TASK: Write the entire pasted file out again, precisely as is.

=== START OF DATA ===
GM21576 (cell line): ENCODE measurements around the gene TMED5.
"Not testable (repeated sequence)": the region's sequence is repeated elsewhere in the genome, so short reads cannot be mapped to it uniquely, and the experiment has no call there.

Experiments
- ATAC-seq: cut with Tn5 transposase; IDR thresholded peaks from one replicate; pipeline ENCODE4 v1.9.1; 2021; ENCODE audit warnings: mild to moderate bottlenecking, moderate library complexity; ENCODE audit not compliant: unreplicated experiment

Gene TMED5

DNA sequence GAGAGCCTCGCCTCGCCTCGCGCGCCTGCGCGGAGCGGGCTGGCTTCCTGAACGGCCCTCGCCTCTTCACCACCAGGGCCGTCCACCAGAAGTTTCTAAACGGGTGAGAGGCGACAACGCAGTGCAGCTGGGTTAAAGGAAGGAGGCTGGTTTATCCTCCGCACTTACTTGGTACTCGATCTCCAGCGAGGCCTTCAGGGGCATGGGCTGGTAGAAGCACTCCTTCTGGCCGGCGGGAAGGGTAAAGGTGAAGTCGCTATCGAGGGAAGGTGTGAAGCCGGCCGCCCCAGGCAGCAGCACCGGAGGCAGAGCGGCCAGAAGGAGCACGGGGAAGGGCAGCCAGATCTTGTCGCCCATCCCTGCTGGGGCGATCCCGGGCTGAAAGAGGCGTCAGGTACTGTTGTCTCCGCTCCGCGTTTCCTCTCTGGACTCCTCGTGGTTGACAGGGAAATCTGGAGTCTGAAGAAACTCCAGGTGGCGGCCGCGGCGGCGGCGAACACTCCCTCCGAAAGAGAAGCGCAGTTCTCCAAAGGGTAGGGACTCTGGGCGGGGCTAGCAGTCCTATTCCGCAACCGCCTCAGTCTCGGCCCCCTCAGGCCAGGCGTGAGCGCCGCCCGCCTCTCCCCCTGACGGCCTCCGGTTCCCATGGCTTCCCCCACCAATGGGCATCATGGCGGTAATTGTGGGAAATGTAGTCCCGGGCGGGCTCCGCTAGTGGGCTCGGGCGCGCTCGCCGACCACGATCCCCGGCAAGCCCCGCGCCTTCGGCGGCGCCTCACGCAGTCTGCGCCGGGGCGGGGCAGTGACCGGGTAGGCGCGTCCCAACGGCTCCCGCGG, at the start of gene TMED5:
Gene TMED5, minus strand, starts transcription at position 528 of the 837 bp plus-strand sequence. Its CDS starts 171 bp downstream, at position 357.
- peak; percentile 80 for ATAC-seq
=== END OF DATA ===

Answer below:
GM21576 (cell line): ENCODE measurements around the gene TMED5.
"Not testable (repeated sequence)": the region's sequence is repeated elsewhere in the genome, so short reads cannot be mapped to it uniquely, and the experiment has no call there.

Experiments
- ATAC-seq: cut with Tn5 transposase; IDR thresholded peaks from one replicate; pipeline ENCODE4 v1.9.1; 2021; ENCODE audit warnings: mild to moderate bottlenecking, moderate library complexity; ENCODE audit not compliant: unreplicated experiment

Gene TMED5

DNA sequence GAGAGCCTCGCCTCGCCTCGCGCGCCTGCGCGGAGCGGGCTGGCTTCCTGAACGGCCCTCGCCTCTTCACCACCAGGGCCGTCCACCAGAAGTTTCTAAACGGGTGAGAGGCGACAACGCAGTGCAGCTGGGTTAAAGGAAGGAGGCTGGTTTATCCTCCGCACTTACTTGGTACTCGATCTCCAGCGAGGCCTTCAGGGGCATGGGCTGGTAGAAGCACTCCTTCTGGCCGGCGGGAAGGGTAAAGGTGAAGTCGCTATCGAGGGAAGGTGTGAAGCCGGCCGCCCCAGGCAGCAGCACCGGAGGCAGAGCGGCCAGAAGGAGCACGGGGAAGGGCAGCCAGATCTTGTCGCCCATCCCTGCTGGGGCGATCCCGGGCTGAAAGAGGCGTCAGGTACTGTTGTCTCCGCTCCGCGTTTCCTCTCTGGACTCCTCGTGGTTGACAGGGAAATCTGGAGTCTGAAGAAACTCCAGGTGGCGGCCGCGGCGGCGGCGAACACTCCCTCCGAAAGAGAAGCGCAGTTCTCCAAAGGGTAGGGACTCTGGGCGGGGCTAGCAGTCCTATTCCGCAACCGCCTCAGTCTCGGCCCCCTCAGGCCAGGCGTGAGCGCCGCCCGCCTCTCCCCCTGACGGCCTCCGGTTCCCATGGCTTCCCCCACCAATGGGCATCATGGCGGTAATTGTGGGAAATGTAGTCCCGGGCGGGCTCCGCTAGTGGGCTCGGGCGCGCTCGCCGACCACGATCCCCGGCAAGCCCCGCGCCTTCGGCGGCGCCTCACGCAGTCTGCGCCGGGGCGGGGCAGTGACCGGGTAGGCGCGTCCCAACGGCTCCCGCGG, at the start of gene TMED5:
Gene TMED5, minus strand, starts transcription at position 528 of the 837 bp plus-strand sequence. Its CDS starts 171 bp downstream, at position 357.
- peak; percentile 80 for ATAC-seq